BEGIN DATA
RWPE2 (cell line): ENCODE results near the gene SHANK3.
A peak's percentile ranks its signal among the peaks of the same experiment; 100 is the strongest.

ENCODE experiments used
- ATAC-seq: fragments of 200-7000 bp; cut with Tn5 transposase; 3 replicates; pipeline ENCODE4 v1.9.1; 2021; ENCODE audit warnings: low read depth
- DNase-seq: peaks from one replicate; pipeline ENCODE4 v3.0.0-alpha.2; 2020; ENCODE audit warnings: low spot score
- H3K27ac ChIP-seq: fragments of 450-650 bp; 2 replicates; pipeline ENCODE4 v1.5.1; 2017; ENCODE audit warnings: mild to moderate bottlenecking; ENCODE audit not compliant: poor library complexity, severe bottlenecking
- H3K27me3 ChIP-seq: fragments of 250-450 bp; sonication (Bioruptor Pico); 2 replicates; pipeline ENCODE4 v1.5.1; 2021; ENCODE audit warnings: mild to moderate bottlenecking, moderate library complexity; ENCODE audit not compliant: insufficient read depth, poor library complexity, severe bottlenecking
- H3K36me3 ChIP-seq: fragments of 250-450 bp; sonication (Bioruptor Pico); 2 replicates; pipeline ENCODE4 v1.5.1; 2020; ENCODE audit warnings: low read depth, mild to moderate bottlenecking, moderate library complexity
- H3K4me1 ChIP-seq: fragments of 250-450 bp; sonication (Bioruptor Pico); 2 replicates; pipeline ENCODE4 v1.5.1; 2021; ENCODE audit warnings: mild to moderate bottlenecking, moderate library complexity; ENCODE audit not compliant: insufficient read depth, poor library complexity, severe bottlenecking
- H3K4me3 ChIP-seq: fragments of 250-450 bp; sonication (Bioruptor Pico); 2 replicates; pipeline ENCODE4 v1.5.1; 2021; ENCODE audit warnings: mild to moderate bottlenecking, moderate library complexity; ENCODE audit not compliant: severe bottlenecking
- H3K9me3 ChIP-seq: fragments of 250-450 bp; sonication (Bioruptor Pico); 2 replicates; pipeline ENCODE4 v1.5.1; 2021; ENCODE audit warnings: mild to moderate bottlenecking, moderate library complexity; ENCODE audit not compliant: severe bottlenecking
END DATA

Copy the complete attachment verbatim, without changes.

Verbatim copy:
RWPE2 (cell line): ENCODE results near the gene SHANK3.
A peak's percentile ranks its signal among the peaks of the same experiment; 100 is the strongest.

ENCODE experiments used
- ATAC-seq: fragments of 200-7000 bp; cut with Tn5 transposase; 3 replicates; pipeline ENCODE4 v1.9.1; 2021; ENCODE audit warnings: low read depth
- DNase-seq: peaks from one replicate; pipeline ENCODE4 v3.0.0-alpha.2; 2020; ENCODE audit warnings: low spot score
- H3K27ac ChIP-seq: fragments of 450-650 bp; 2 replicates; pipeline ENCODE4 v1.5.1; 2017; ENCODE audit warnings: mild to moderate bottlenecking; ENCODE audit not compliant: poor library complexity, severe bottlenecking
- H3K27me3 ChIP-seq: fragments of 250-450 bp; sonication (Bioruptor Pico); 2 replicates; pipeline ENCODE4 v1.5.1; 2021; ENCODE audit warnings: mild to moderate bottlenecking, moderate library complexity; ENCODE audit not compliant: insufficient read depth, poor library complexity, severe bottlenecking
- H3K36me3 ChIP-seq: fragments of 250-450 bp; sonication (Bioruptor Pico); 2 replicates; pipeline ENCODE4 v1.5.1; 2020; ENCODE audit warnings: low read depth, mild to moderate bottlenecking, moderate library complexity
- H3K4me1 ChIP-seq: fragments of 250-450 bp; sonication (Bioruptor Pico); 2 replicates; pipeline ENCODE4 v1.5.1; 2021; ENCODE audit warnings: mild to moderate bottlenecking, moderate library complexity; ENCODE audit not compliant: insufficient read depth, poor library complexity, severe bottlenecking
- H3K4me3 ChIP-seq: fragments of 250-450 bp; sonication (Bioruptor Pico); 2 replicates; pipeline ENCODE4 v1.5.1; 2021; ENCODE audit warnings: mild to moderate bottlenecking, moderate library complexity; ENCODE audit not compliant: severe bottlenecking
- H3K9me3 ChIP-seq: fragments of 250-450 bp; sonication (Bioruptor Pico); 2 replicates; pipeline ENCODE4 v1.5.1; 2021; ENCODE audit warnings: mild to moderate bottlenecking, moderate library complexity; ENCODE audit not compliant: severe bottlenecking